Marchon3D EX3D Eyewear
When we stopped by the Marchon3D EX3D booth at CES I have to admit that my reaction was more skeptical than enthusiastic. Sure, their passive 3D eyewear worked, and at $35 a pair was not terrible, but it seemed like a hard sell to the theater-going crowd where the glasses have to compete with “free”. Now that I have had the chance to try the EX3D AMMO glasses in a real environment, my opinion has changed – keep reading to find out why.
Marchon3D supplies a microfiber wipe and bag, as well as a hard case with the EX3D AMMO circular-polarized (passive) 3D glasses. Overall, the glasses are sturdy, flexible and comfortable; the plastic used in the frames is not the highest quality and has a somewhat cheap feel to it, although perhaps not out-of-line with the MSRP. The only real concern noted with the glasses is that while they fit me perfectly, those with a larger noggin may find the temples press too tightly against the side of their head. EX3D characterizes the AMMO glasses as fashionable, and they are, but mostly in the relative context in which they play. Of course, style does not matter once the lights go down – so the real question is whether they deliver a better viewing experience than the stock RealD glasses handed out at the theater.
There are cases where you do not get what you pay for, but this is not one – the EX3D 3D glasses outperform the set provided by the theater in both expected and unexpected ways. Having tried on the AMMO eyewear when they first arrived, it was not surprising to find them more comfortable and largely immune to “framing”, where the glasses are too visible during the viewing experience, in comparison to the pair supplied by the theater. However, it was not expected that the AMMO glasses would provide more optimal picture quality as well, with more accurate colors and better saturation – quite similar to what is observed when viewing an LCD panel at the “sweet-spot” versus off axis. To support this observation, we can look at the pictures of the two glasses and see that there is a slight difference in tint and color between the theater-supplied (top) and EX3D (bottom) lenses. Without a larger sample, it is impossible to say if this finding will prove consistent, but I would expect it would be, given the consistency noted between the glasses I was provided and those which joined me at the theater.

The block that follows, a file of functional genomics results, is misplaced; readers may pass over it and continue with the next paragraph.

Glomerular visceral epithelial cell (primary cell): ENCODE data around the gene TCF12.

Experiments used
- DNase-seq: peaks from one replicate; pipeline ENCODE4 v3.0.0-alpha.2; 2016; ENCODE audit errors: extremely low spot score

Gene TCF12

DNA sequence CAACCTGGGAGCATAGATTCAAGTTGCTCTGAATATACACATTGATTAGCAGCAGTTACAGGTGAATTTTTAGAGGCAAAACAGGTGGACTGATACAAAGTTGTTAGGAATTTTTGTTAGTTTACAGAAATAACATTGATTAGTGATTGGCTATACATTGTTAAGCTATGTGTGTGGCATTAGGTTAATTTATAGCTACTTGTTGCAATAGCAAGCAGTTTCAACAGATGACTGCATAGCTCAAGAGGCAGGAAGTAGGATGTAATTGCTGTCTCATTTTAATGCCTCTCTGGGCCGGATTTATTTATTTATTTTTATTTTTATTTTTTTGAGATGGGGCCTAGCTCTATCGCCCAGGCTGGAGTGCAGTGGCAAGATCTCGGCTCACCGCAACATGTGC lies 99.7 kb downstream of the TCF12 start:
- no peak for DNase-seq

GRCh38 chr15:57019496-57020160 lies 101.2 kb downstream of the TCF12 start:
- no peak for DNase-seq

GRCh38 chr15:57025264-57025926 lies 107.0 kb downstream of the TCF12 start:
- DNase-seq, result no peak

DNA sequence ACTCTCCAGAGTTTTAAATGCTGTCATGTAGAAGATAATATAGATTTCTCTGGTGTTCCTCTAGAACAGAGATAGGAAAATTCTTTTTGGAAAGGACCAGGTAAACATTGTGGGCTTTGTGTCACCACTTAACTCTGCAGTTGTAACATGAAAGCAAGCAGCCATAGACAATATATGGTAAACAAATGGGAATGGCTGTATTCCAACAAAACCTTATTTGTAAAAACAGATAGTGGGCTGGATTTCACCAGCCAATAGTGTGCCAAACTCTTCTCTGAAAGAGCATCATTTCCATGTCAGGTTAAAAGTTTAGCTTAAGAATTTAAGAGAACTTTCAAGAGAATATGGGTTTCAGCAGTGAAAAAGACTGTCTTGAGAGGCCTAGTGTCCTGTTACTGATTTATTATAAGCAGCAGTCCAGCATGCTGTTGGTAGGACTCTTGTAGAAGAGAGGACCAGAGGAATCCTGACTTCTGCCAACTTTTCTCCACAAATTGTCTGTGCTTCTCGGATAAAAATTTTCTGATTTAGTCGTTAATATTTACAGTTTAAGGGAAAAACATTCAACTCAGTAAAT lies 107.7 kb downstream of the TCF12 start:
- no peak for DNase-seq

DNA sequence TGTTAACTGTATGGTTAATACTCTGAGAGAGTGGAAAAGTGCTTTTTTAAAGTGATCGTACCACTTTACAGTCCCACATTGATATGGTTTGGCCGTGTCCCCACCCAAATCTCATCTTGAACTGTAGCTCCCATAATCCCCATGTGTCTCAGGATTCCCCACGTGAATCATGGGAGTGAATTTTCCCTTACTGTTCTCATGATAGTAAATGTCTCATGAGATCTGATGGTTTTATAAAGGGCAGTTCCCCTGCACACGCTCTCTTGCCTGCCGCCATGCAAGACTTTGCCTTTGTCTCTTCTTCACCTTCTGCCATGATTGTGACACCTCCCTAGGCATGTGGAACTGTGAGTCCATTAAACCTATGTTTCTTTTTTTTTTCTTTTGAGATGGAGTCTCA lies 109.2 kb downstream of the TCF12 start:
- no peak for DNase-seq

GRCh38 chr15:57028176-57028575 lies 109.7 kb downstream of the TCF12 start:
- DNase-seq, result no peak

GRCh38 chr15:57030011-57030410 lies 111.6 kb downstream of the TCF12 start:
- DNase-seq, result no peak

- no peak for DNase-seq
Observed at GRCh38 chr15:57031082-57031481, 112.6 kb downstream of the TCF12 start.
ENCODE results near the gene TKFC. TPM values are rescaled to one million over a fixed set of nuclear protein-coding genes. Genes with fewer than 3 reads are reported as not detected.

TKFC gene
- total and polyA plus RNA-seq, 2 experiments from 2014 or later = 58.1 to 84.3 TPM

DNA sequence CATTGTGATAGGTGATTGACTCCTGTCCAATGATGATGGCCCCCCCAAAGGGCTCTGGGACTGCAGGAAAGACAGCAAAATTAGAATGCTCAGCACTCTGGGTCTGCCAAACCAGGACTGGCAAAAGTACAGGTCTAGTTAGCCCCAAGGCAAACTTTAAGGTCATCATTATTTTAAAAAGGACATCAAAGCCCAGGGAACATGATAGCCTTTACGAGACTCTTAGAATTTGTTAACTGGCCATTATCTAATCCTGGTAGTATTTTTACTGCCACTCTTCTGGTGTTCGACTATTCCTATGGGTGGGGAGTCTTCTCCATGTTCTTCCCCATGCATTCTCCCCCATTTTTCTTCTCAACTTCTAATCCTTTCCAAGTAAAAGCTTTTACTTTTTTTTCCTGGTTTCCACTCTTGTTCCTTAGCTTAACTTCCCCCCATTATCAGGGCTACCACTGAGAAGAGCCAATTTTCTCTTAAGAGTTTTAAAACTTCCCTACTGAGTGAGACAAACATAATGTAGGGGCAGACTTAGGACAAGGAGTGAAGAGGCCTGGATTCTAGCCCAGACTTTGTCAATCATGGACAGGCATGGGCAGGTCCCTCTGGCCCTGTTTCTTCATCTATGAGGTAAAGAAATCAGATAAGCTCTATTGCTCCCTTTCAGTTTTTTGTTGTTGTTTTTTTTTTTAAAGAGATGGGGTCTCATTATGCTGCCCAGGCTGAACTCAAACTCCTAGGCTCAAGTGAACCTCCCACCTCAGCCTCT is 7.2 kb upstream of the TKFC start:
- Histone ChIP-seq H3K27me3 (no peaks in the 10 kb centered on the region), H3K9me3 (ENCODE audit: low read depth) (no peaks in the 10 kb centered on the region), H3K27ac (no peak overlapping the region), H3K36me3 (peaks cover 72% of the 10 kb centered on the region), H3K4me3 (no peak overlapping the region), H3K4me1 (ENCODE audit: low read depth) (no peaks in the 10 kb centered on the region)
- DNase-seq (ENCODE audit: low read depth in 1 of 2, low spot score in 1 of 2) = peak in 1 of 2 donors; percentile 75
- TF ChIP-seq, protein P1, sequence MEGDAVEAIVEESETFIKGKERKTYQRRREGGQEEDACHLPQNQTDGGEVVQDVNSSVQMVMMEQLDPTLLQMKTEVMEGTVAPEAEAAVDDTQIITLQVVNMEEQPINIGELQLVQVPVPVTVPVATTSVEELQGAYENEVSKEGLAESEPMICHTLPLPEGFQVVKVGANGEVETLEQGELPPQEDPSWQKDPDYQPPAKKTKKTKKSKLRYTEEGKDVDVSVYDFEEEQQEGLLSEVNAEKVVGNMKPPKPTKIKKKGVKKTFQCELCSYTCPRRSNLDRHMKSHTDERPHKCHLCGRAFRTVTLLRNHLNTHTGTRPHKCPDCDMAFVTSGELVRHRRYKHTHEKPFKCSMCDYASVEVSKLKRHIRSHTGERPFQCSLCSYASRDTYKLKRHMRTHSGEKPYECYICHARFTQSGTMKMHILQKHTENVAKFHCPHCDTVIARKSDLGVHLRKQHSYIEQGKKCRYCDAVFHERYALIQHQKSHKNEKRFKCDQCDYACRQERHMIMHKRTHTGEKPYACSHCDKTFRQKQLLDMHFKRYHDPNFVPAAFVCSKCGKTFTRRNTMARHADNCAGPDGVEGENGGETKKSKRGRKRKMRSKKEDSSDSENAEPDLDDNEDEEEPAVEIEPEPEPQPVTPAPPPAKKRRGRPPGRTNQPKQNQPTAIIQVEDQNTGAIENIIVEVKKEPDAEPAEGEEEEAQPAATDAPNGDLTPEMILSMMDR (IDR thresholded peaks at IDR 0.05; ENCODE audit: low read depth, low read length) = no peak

While I was quite skeptical at first, the side-by-side comparison with the standard RealD glasses immediately demonstrated how superior Marchon3D’s EX3D glasses are. To infrequent 3D theater goers, personal eyewear is probably not worth the additional expense, but for those who attend often it is hard not to see the value in the increased comfort and viewing experience provided.
- Better viewing experience
- May not fit those with large heads
- Plastic has a somewhat cheap feel
Thanks to Marchon3D EX3D for supplying the review sample.